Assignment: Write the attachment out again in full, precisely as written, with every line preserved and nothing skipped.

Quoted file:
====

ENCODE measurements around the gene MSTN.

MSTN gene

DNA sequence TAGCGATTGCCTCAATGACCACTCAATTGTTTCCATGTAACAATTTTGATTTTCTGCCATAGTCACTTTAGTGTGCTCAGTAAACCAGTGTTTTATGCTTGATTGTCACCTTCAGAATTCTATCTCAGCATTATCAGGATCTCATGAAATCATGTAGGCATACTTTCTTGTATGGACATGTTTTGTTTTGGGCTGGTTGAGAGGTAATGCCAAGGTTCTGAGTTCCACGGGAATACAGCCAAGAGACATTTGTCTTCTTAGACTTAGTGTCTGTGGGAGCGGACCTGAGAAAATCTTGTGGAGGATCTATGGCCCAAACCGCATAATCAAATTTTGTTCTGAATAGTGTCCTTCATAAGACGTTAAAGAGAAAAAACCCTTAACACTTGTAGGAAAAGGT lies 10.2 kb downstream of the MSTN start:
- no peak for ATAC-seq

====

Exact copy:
ENCODE measurements around the gene MSTN.

MSTN gene

DNA sequence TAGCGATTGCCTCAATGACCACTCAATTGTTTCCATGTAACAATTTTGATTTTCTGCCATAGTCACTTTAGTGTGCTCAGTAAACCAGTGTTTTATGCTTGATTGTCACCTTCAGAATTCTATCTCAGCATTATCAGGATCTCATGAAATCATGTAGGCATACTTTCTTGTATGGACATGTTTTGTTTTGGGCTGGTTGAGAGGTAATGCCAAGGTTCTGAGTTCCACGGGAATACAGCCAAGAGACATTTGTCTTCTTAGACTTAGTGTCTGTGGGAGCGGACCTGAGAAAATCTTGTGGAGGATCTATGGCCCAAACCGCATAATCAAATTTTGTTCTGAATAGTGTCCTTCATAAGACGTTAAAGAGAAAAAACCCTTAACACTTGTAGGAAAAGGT lies 10.2 kb downstream of the MSTN start:
- no peak for ATAC-seq